Feds Sue Fish­er­men For Tak­ing Buoy ‘Hostage’

Soundings - - Dispatches - By Jim Flan­nery

Is it fin­ders keep­ers or a kind of hostage­tak­ing when a fish­er­man “res­cues” an oceano­graphic buoy that was adrift and won’t re­turn it to the U. S. Ge­o­log­i­cal Sur­vey un­til the gov­ern­ment agency pays him for his trou­ble?

Daniel Sherer, 39, who owns the 30- foot com­mer­cial fish­boat Ir­ish with part­ner Pa­trick An­der­son, was trap­ping Pa­cific hag­fish in Jan­uary — hag­fish re­sem­ble eels and are prized in South Korea for the din­ner ta­ble — when he came across the ap­prox­i­mately 4-foot-di­am­e­ter buoy float­ing five miles off Mon­terey, Cal­i­for­nia, says David Sherer, a semire­tired lawyer and his son Daniel’s orig­i­nal le­gal coun­sel in the case.

Daniel Sherer turned his boat around to get a closer look, fouled his run­ning gear in the buoy’s moor­ing ca­bles and hauled the sci­en­tific gear aboard, his fa­ther says. Sherer says his son didn’t know ex­actly what he had. For all he knew it could have been a sub­ma­rine de­tec­tion buoy. “You think they’re go­ing to tell us that’s what it is?” Sherer asks. “No.” What­ever it was, it was a haz­ard to nav­i­ga­tion, as the lawyer’s son dis­cov­ered when his boat be­came snarled in the cable.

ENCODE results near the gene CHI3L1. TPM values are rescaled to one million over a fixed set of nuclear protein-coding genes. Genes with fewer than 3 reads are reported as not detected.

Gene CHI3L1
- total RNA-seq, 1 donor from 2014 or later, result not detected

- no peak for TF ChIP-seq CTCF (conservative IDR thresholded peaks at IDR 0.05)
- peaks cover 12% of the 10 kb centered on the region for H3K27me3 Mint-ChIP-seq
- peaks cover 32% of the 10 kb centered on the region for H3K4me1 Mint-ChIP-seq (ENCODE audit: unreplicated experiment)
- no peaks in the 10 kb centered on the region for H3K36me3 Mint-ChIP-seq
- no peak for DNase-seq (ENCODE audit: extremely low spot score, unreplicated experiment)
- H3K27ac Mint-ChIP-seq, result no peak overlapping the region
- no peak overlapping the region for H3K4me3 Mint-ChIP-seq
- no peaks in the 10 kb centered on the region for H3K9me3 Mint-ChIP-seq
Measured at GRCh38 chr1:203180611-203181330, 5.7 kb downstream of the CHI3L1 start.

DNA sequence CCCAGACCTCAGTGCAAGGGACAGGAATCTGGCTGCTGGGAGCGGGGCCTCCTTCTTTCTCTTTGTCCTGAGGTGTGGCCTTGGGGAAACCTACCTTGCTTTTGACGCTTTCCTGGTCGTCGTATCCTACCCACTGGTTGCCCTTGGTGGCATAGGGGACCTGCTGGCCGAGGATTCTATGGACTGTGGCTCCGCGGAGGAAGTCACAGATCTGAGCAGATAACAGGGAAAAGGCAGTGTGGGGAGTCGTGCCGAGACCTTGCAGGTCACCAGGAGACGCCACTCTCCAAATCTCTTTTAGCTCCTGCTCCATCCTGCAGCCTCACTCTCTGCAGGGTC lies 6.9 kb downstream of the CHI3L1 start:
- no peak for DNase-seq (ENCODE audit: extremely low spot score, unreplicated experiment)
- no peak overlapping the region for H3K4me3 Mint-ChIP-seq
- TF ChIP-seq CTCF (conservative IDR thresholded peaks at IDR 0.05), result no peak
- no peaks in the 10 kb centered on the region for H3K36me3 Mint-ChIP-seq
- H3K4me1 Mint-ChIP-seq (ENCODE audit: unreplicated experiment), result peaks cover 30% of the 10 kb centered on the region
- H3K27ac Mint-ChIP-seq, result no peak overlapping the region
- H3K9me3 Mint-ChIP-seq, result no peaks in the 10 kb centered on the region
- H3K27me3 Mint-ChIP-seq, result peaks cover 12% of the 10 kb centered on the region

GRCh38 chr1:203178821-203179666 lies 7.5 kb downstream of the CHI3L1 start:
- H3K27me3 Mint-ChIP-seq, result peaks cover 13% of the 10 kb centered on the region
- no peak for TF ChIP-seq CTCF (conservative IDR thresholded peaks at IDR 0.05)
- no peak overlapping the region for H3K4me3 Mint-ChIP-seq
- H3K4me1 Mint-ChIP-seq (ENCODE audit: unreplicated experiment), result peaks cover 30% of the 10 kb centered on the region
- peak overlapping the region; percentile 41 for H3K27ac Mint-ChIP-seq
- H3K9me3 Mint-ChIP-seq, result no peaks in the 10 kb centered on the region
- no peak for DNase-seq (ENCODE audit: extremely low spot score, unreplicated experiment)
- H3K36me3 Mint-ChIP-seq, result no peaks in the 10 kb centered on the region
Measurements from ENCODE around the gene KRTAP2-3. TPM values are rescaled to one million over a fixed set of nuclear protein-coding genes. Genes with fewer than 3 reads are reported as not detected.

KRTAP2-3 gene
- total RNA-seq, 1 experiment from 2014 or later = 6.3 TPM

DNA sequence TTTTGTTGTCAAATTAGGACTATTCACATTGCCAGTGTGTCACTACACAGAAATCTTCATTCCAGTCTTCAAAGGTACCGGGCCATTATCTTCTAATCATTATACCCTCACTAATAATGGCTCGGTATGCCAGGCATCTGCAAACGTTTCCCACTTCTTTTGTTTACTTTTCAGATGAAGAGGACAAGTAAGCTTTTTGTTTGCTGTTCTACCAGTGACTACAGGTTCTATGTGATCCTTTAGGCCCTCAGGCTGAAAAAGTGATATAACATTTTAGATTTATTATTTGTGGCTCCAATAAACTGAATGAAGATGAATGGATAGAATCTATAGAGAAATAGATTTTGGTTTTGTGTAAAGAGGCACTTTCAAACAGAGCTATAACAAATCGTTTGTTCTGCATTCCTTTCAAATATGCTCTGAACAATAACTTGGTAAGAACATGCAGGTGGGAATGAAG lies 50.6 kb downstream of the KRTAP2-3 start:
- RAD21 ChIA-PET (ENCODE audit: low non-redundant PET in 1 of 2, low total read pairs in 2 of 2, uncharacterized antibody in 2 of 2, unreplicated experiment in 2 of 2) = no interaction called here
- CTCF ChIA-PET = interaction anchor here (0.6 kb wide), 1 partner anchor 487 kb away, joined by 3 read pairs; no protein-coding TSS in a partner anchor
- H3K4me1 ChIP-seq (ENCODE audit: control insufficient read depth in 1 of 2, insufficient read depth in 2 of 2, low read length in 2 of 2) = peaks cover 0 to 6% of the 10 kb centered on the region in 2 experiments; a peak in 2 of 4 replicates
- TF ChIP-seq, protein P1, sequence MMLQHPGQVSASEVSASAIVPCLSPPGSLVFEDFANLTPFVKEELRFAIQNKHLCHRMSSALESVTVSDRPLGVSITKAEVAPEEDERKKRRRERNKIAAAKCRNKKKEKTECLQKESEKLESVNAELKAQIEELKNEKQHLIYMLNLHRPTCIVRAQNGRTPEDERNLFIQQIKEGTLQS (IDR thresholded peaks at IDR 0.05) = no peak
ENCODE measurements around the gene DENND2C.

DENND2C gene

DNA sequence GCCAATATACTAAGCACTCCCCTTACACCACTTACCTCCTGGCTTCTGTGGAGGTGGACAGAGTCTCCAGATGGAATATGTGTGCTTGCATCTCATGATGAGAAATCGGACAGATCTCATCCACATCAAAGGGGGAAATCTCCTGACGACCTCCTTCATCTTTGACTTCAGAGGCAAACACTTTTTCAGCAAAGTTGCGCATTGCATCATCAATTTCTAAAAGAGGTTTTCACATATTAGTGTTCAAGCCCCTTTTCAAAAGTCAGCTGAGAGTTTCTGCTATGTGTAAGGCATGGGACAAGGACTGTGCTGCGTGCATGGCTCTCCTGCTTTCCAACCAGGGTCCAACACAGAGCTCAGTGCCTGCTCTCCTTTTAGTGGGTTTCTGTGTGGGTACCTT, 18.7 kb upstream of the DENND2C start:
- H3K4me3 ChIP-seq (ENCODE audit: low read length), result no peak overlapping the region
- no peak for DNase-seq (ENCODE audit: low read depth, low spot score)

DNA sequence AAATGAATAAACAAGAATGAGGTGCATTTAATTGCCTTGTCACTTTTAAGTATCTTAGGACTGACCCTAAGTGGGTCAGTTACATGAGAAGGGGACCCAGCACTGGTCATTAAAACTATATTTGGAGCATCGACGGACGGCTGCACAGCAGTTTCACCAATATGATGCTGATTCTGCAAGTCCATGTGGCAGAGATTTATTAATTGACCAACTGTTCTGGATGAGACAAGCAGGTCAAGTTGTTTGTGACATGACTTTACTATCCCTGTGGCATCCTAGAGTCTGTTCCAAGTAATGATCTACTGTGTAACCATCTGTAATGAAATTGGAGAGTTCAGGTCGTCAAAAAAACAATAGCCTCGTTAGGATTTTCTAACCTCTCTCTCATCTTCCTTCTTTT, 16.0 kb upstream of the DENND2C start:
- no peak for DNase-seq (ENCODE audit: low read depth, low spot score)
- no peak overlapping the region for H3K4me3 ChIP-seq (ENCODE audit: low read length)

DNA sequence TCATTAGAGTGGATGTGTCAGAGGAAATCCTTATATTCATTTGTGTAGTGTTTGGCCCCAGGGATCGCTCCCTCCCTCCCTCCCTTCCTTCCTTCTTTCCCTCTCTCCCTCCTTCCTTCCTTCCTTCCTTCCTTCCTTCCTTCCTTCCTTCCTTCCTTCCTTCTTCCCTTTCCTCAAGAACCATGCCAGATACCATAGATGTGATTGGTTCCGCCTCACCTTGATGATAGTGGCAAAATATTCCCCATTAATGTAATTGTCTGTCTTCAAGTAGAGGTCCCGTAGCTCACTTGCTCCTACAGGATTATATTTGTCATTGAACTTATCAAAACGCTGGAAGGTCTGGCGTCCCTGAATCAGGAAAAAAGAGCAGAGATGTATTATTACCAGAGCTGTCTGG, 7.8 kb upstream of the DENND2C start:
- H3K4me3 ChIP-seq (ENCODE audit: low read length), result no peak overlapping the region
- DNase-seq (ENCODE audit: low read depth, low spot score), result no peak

The fish­er­man slowly mo­tored to Moss Land­ing Har­bor — a ma­jor com­mer­cial fish­ing port on Mon­terey Bay — so as not to dam­age Ir­ish. He called the tele­phone num­ber sten­ciled on the side of the buoy and left a mes­sage say­ing that he’d found the sci­en­tific gear, taken pos­ses­sion of it and it was on his boat in Moss Land­ing Har­bor.

He told the agency it would have to pay for the buoy’s re­turn. That de­mand amounted to “hold­ing the equip­ment as a de facto hostage,” Depart­ment of In­te­rior as­sis­tant field so­lic­i­tor Karen D. Glas­gow said in re­sponse to a let­ter from lawyer Sherer that of­fered to sell the buoy back to the USGS for $45,000 — a lit­tle more than 10 per­cent of the $400,000 he es­ti­mated it to be worth.

The U.S. At­tor­ney’s Office, in a brief filed March 31 in U.S. District Court in San Francisco against the boat’s two own­ers and their com­pany, A&S Fish­ing, said the buoy — Sci­en­tific Moor­ing MS1 — had been an­chored to the bot­tom at Mon­terey Canyon at a depth of about 300 me­ters. It was part of a sev­en­buoy ar­ray teth­ered at var­i­ous depths to mea­sure tur­bid­ity cur­rents — their ve­loc­ity and sed­i­ment con­cen­tra­tions — from Oc­to­ber 2015 to April 2016.

The gov­ern­ment com­plaint says that on or about Jan. 15 the buoy broke loose from its moor­ing in a storm and floated to the sur­face. Two days later its hom­ing bea­con alerted the USGS that the buoy was in Moss Land­ing Har­bor. Two days after that Daniel Sherer no­ti­fied the USGS that the

Daniel Sherer is shown with the oceano­graphic buoy in Moss Land­ing Har­bor.

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